Dead skin cells can also serve as a defense for the skin, as is the case with corneocytes. These flattened cells remain in the stratum corneum as they are shed from the skin during skin renewal. However, their location after death is not accidental, as they protect the skin from the entry of external agents, microorganisms and chemical substances.
Function of corneocytes
The resistance of corneocytes and what gives them the ability to protect the skin comes from keratin, a protein that is the main component of these cells.
As corneocytes move into the epidermis, they lose water, dehydrate and lose their nuclei. This causes them to change their flattened shape and eventually detach from the skin.
However, when corneocytes are not properly removed, they can accumulate and form a thick, scaly layer on the skin, as in psoriasis. On the other hand, when the horny layer is weakened, as in dry skin, the corneocytes become dehydrated and shed more easily, which can result in rough, flaky skin.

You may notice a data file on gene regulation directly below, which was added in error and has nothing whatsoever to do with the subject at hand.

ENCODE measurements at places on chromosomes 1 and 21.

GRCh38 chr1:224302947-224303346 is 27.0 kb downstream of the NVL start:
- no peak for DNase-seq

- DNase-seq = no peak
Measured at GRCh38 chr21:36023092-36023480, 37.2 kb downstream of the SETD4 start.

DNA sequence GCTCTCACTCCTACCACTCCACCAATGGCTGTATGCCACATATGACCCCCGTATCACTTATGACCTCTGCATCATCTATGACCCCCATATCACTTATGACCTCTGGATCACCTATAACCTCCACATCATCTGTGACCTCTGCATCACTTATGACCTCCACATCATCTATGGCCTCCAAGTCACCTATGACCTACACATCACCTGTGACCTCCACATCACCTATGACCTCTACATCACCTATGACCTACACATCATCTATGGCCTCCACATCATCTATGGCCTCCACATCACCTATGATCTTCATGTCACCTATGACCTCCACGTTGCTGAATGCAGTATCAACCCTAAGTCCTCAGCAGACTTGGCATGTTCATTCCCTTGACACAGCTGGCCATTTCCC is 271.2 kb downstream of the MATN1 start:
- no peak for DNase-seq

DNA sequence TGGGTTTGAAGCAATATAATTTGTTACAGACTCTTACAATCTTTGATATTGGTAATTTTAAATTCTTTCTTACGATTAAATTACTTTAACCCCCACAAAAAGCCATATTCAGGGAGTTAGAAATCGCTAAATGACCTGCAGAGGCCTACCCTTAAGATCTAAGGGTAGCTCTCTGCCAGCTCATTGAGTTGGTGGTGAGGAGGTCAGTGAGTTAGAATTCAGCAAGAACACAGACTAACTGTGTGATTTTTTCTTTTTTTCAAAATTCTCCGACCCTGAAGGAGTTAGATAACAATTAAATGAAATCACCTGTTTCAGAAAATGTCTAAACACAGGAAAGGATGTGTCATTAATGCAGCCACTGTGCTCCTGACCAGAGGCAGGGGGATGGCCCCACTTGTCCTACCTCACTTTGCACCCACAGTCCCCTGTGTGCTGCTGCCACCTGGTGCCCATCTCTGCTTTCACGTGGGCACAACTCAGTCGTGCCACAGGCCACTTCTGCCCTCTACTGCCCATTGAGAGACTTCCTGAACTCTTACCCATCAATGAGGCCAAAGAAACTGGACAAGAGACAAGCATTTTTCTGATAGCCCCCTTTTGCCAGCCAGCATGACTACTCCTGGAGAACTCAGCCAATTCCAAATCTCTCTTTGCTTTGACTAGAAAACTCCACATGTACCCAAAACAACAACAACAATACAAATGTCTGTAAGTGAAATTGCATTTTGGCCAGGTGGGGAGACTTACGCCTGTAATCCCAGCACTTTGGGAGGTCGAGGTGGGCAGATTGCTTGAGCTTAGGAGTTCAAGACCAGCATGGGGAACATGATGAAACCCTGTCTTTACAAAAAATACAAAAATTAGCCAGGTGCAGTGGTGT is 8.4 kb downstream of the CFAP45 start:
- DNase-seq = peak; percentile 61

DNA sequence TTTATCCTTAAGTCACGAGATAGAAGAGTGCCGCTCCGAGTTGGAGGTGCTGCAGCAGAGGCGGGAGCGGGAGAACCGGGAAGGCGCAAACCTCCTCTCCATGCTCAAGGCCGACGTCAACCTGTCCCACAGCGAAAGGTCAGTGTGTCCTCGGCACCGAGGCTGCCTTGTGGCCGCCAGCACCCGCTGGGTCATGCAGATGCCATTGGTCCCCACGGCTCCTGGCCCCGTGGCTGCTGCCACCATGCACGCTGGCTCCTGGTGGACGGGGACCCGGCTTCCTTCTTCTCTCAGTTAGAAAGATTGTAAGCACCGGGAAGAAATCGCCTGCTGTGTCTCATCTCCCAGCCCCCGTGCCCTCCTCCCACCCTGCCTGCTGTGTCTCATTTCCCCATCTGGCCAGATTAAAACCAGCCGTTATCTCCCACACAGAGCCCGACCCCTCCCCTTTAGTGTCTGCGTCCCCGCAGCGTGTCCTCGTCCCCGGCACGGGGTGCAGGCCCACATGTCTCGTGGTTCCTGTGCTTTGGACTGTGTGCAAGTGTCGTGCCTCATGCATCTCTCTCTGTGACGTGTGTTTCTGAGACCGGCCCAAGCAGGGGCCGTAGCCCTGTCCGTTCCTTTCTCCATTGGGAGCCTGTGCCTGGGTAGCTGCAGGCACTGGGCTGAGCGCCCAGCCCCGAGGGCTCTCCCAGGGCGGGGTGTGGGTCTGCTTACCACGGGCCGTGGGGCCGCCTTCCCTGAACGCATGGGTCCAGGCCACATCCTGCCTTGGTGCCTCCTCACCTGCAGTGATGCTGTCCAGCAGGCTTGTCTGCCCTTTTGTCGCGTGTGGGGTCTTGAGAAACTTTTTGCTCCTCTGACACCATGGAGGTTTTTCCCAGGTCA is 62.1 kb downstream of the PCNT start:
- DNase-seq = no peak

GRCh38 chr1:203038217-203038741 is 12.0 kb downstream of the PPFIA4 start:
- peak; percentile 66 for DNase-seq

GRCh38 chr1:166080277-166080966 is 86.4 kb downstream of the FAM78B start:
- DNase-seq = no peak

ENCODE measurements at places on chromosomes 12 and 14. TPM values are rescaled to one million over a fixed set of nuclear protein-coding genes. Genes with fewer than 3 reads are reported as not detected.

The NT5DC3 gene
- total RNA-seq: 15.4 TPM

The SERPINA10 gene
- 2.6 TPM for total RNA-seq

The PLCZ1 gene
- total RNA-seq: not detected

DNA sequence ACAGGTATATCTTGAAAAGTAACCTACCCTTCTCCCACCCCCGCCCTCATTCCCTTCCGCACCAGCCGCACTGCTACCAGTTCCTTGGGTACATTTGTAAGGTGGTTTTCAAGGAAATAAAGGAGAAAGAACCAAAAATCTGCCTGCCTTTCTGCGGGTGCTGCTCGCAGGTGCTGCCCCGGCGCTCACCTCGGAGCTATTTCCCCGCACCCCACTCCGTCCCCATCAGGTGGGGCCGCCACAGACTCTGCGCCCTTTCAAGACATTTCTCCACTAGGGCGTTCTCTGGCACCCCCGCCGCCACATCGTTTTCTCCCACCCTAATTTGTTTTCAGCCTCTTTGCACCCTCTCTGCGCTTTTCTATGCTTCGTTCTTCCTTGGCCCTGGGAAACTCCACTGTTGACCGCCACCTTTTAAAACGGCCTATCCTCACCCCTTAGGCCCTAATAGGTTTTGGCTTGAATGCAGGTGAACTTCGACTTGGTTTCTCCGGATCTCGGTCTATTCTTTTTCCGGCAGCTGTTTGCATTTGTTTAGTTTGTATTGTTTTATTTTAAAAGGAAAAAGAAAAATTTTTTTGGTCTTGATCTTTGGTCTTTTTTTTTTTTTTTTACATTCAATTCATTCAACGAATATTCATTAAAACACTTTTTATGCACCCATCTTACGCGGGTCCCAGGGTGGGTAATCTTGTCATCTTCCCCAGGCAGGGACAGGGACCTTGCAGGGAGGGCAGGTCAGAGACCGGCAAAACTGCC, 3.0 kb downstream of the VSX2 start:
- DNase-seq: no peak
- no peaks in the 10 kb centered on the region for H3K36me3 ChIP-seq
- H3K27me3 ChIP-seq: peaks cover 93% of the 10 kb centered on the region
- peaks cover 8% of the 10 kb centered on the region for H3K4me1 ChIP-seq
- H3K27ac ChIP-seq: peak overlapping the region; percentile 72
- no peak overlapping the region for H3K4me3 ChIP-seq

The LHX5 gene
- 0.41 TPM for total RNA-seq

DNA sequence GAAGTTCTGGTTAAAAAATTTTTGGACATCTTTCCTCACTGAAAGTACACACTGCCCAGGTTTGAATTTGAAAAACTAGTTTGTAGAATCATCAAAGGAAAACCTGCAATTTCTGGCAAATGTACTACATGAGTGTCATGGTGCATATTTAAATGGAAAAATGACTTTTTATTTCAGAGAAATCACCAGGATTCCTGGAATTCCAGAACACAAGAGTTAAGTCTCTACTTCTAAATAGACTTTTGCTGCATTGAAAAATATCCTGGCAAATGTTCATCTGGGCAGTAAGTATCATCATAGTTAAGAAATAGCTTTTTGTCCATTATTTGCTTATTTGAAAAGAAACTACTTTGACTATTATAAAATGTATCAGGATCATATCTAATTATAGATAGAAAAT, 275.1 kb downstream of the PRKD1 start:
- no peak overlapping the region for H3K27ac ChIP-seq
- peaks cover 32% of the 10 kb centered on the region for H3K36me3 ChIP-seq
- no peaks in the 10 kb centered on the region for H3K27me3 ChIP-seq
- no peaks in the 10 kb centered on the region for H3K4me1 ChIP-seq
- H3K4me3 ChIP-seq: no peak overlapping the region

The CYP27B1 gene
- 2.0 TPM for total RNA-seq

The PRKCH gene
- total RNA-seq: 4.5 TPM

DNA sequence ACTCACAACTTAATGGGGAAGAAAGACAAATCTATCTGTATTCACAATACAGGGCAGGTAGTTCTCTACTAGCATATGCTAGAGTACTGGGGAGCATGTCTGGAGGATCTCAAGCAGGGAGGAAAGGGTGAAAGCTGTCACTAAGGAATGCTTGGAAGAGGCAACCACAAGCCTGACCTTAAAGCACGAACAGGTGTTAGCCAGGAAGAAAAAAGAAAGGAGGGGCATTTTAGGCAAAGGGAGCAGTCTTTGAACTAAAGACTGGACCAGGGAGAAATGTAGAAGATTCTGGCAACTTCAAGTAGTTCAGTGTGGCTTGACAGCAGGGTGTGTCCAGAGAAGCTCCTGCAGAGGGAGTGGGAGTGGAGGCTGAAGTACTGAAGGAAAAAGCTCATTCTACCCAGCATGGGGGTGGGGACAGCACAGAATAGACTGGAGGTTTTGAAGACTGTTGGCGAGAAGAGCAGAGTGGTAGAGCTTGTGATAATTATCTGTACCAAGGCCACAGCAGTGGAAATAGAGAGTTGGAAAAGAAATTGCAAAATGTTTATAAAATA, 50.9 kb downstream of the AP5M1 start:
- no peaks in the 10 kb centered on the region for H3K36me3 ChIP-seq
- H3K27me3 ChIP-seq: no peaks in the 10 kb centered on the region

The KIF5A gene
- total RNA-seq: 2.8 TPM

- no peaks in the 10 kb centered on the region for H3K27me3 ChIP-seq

How are corneocytes formed?
Corneocytes are produced in the lower layer of the epidermis and then move to the surface of the skin, where they accumulate and form a protective layer. As the corneocytes move to the surface of the skin, they dehydrate and compact to form a tough, water-resistant structure.
Commitment to quality
This text on corneocytes was written by professional editors and reviewed by Sisneo’s medical-aesthetic team. In addition, we have relied on experts in medicine, engineering and aesthetics as a source of information, as well as specific studies to maintain the quality of what we publish.
At Sisneo Bioscience we are committed to publish truthful and contrasted information. And to update or correct it as soon as new knowledge becomes available.
Among others, we have used the following references:
- Évora AS, Adams MJ, Johnson SA, Zhang Z. «Corneocytes: Relationship between Structural and Biomechanical Properties en Skin Pharmacol Physiol. 2021;34(3):146-161. doi: 10.1159/000513054.